These are the unquestionable, undeniable, infallible and illogical rankings of yours truly, the only rankings that actually matter. After every big shake-up in the rankings, I’ll do another installment of the P4P #1 P4P rankings. In the interim, however, assume this is the law of the land.
1. Anderson Silva
Silva’s win over Demian Maia at UFC 112 left many fans in an uproar over his choice to taunt Maia rather than finish him off. No matter the opinions over Silva’s antics, there is still no proof that anyone at middleweight can remotely challenge him. Couple that with his eviscerating two fighters--one of them a former champ--above his weight class, and it’s difficult to dispute that he is the best mixed martial artist on the planet right now.
2. Fedor Emelianenko
I’ll admit that I’m ranking Fedor this largely due to past accomplishments. But, it cannot be disputed that his last three opponents (Tim Sylvia, Andrei Arlovski, Brett Rogers) have done nothing to lower his stock. I can’t demote Fedor simply because of inactivity, especially when those below him have done nothing to demand being promoted.
3. Georges St. Pierre
For some time now, St. Pierre has threatened to surpass Fedor and slid into the number two spot behind Silva. I think a large part of the reason that I can’t rank him above Fedor or Silva is that ever since reclaiming the undisputed welterweight title from Matt Serra in 2008, his fights have rarely been exhibitions of the so-called "wow-factor". Did he dominate Jon Fitch? Yes. Did he manhandle BJ Penn and Thiago Alves? Yes. Did he make Dan Hardy his plaything? Again, yes. But all of those fights were workmanlike performances that displayed none of the dynamism present in the two men above him.
4. Lyoto Machida
I was always a skeptic of Machida, considering the success a fat-yet-still-outweighed BJ Penn had against him some years ago in Rumble on the Rocks. He was, however, quite dominant in the UFC’s light-heavyweight division and was undoubtedly a terrifying champion after claiming the title with a surgical dissection of Rashad Evans. His first defense against Mauricio Rua was a challenge no one expected him to have difficulty with, and when he did, the aura of invincibility he had cultivated quickly evaporated. While Machida certainly didn’t look bad in the fight, it just proved that he wasn’t head-and-shoulders above the division as many had thought.
5. Shogun Rua
Shogun, once the darling of the 205lb. division, fell from grace after poor performances against Forrest Griffin and Mark Coleman. After a rehabilitated knee and a knockout of Chuck Liddell, he was thrown into a title shot against Machida. Given hardly a chance, Shogun displayed a refined Muay Thai that stymied Machida’s as-of-yet unsolved style. Many, including myself, thought Shogun won the fight. The score will be settled at UFC 113.
6. BJ Penn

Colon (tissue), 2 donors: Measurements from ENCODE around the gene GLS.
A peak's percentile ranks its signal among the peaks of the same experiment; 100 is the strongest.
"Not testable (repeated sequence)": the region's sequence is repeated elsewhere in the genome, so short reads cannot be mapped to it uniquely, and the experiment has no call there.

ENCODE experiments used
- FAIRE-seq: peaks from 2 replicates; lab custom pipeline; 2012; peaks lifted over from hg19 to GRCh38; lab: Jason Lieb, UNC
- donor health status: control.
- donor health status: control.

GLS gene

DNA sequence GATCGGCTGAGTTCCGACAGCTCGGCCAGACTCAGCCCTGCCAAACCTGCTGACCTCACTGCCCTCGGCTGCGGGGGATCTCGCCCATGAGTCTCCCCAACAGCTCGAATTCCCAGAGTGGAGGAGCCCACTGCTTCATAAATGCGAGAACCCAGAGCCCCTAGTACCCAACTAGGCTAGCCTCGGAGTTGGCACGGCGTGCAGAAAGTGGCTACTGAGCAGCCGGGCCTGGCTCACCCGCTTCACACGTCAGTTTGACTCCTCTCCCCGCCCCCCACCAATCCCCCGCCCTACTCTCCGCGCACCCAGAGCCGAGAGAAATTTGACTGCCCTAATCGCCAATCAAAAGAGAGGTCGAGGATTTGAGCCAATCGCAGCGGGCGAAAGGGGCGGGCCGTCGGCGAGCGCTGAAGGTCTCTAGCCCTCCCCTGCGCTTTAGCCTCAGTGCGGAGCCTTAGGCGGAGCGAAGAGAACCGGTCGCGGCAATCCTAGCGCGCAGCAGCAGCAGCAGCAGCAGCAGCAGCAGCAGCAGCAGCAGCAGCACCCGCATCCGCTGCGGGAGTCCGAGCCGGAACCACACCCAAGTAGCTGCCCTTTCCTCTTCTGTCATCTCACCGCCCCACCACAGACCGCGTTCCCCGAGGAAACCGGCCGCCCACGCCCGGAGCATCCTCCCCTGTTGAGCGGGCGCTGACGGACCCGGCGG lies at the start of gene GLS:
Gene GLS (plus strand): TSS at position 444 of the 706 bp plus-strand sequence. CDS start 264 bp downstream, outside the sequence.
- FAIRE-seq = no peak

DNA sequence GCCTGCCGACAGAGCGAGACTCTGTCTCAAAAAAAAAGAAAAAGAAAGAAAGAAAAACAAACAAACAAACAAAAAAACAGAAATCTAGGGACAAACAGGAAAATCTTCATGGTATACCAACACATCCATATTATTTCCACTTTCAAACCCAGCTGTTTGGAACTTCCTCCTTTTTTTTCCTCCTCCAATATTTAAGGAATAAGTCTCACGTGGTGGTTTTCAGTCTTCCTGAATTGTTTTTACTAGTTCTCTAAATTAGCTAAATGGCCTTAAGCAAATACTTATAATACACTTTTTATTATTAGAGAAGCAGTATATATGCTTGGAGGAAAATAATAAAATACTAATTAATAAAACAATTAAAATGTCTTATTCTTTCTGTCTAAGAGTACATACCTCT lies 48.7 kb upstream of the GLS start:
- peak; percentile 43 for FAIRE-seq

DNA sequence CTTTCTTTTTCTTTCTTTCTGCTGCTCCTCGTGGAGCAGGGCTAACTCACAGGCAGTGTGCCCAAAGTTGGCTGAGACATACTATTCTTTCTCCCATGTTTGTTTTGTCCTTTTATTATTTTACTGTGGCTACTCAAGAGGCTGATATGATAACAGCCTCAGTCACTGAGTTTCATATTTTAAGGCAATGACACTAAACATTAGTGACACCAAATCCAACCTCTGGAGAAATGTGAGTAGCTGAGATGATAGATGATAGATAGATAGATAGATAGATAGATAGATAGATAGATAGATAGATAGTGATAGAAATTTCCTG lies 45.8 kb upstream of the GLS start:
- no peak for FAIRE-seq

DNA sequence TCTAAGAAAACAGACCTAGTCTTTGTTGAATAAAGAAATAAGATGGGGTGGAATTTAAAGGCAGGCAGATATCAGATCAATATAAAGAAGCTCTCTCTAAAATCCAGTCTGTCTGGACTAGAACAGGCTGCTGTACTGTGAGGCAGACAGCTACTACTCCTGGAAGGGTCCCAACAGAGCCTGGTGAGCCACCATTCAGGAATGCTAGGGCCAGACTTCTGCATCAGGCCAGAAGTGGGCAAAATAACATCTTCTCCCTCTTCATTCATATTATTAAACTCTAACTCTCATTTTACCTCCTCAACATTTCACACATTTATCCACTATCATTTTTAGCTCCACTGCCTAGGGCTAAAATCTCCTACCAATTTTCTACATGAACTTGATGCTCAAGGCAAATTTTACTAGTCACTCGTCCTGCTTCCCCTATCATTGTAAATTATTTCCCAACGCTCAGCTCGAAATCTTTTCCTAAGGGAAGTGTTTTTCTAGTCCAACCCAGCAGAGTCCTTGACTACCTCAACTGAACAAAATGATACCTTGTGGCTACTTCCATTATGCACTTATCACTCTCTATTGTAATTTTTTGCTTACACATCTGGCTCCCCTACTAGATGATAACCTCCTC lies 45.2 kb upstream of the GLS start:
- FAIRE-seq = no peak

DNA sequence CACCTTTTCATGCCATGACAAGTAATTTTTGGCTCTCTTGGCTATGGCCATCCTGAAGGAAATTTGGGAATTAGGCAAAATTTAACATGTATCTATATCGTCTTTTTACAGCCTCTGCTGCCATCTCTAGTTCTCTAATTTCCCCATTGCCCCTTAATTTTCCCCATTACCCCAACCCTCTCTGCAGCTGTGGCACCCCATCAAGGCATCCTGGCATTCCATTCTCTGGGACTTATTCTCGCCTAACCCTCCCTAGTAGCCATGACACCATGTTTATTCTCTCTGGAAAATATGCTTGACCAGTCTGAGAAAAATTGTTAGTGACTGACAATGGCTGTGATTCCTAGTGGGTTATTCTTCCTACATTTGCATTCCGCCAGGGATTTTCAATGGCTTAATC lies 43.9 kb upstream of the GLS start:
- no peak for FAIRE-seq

Prior to UFC 112, conventional wisdom said that Penn’s grip on the lightweight division was as ironclad as those of Silva and GSP, if not more so. And despite it seeming that Penn had damaged Frankie Edgar, his challenger on that card, more than vice versa, Edgar’s frenetic activity won him a decision. Penn didn’t look himself in that fight but made no excuses for his performance. He’ll get a chance to make up for it later this year at UFC 118.
7. Jose Aldo
I was hesitant to put Aldo in this list until last night when he made Urijah Faber—an all-time great still in the prime of his career—look like he shouldn’t be in the same cage. Aldo, at just 23 years of age, took the title from Mike Brown barely breaking a sweat. He didn’t put away Faber despite offering the referee many opportunities to stop the fight, especially in the fourth round, but that is also a testament to Faber’s heart. The Brazilian kid is damn fast, and might just be a pint-sized Anderson Silva in the making.
8. Jake Shields
Until a week ago, I had never remotely considered Shields a guy I’d put on my pound-for-pound list. But what this natural welterweight did to Dan Henderson was just amazing, completely dominating the fight after swallowing two thunderous shots in the first round. He appeared to be the one with the Olympic wrestling credentials, pushing through on every shot with relentless aggression until he could get Hendo down. And when he got the legend down, his BJJ cut through Henderson’s guard like butter and culminated in mount every time. His striking leaves something to be desired, but with a resume of wins over top-ten fighters from Paul Daley and Carlos Condit to Robbie Lawler and Yushin Okami, Shields looks poised to arrive in the UFC and continue proving his doubters wrong.
9. Frankie Edgar
Edgar was the most difficult person to put on this list, but it’s hard to deny him after the win against BJ Penn. A win in their rematch will solidify his spot, as would the subsequent challenges of Kenny Florian and Gray Maynard, who dealt Edgar his only loss.
10. Brock Lesnar
Sidelined for almost a year with diverticulitis, Lesnar is poised to begin his ascent up these rankings when he faces the heavy-handed Shane Carwin at UFC 116. The winner of that match faces the gauntlet of Cain Velasquez, Junior dos Santos, and, dare I say it, Roy Nelson over the course of the next two years or so.